Bonus Stage Hurricane Survival
Unless you’ve been living under a rock (or the constant fear of imminent nuclear warfare) you’ve probably heard of my good friend Irma. Sure she may have devastated the Caribbean in a manner no one could have prepared for and that they may not recover from for quite some time, but she also shut down my school for a week leaving me able to see her as a benefactor ignorant of my own privilege. My jest aside, the university was so worried about the hurricane that our servers got shut down. This is unfortunate as those servers are needed to run our version control software. Locked out of all of our resources for about a week, in the middle of our first game prototype assignment, our cohort learned a very valuable lesson about planning, deadlines, and improvising.
Prior to the hurricane, we had received our team assignments to the first series of prototype games we were expected to build. Half of my team was already out of town for the weekend so we were already off to a delayed start. Then the “once in 500 years” force of nature that was Irma decided she was done waiting to come on stage and that Florida was to be her unwilling audience. Having seen enough bad shows to push this joke any further, the fam and I evacuated the state and headed for Louisiana. We left before dawn in what I could only describe as a War of the World’s style escape. The entire process was eerie. Once in Louisiana, internet was limited, we had no access to our school resources, and our lines of communication basically broke down. I was completely unable to get a hold of one of our artist in this time period.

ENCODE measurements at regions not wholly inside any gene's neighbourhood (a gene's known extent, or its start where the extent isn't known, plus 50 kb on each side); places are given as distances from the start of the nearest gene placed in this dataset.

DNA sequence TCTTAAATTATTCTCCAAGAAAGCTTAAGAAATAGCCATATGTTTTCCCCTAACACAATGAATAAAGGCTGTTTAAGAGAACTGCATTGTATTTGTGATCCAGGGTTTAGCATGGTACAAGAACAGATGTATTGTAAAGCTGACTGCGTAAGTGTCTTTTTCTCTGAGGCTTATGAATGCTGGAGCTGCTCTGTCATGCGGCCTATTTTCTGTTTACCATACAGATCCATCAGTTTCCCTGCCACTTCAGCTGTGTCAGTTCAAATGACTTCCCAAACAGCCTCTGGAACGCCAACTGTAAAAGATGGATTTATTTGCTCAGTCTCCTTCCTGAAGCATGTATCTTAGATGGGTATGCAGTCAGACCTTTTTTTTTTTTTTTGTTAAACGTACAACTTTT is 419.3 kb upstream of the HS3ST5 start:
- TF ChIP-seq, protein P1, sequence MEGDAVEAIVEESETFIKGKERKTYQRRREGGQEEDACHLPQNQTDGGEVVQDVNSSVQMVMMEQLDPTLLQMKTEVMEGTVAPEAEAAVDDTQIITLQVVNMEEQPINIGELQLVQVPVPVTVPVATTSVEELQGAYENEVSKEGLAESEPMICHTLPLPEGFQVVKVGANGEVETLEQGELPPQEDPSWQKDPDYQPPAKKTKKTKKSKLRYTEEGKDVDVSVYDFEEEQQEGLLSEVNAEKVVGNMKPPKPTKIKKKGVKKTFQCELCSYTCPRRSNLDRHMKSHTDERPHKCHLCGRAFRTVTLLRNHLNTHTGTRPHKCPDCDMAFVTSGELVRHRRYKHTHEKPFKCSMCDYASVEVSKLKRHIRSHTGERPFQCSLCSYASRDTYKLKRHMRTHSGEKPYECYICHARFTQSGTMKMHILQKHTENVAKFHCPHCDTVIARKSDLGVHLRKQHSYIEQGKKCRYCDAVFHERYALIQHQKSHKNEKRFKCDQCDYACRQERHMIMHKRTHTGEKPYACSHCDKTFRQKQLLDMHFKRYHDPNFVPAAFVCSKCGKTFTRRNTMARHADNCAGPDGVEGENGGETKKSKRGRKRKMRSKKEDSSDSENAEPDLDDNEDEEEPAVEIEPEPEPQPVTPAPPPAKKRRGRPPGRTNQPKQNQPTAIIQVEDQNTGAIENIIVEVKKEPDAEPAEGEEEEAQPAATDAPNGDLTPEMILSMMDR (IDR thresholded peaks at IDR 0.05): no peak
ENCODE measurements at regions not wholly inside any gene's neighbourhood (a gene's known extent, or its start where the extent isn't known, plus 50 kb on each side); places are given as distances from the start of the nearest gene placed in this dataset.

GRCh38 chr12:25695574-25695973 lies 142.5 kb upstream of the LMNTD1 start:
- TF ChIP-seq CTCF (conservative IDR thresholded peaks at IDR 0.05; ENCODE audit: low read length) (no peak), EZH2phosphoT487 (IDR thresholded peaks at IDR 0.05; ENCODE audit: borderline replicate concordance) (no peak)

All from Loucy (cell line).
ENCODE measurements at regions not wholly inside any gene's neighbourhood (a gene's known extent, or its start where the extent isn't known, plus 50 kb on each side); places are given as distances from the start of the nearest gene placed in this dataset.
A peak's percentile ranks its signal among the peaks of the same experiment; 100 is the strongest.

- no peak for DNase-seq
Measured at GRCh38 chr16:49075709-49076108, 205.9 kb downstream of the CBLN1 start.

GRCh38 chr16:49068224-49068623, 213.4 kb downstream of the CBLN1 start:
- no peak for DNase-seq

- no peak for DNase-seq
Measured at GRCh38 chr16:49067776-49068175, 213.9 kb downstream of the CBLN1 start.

As a producer this put me in a rather awkward position. I believe it’s my job to serve as a focal point for the team’s creativity. It is not my job to make decisions as some sort of creative tyrant, but rather to inspire the team to contribute their best ideas given their specialties. For this reason, I am a fan of group think. If someone on the team doesn’t think it’s a good idea, we should look for a better solution together. Granted I say this all in theory, but still work on executing this in practice. That being said, with the fate of our assignment due date in the air and no way to effectively communicate between team members I was faced with either waiting and potentially having our game ship incomplete or making decisions and implementing them in the abundance of free time I had been granted by my evacuation. This is not a position I wanted to be in. I enjoy the collaborative process and I despise group projects wherein the work falls on “The Chosen One.” Moreover, I dreaded the idea of excluding my team from the decision making process, they’re all brilliant and creative people whose input is equally valuable as my own. But time was ticking. I made what I considered the best decision at the time: I took everything we talked about right before the hurricane and I spent most of my evacuation period creating power ups and mechanics to elevate our game play into something that would be playable and fun by our original target deadline.
As it turns out our professors are not unreasonable ogres, unlike the pcs in our project. Our deadlines were extended to make up for Irma’s inconsiderate timing and we were granted access to our resources and servers again in the middle of the week. When I reconvened with the team this week they all seemed pleased with the work I had done and no one, to my knowledge, gave off the feeling that they felt excluded from the creative process. I learned a valuable lesson about planning for the worst in game design projects. Also, maybe it is unwise to start my future game studio in a place that may need to be evacuated with some level of seasonal regularity.
Also I know I've had some fun at Irma's expense but the hurricane has damaged thousands of lives and if you're capable of helping out the folks at Mashable has put together list of places you can contribute to that I highly recommend.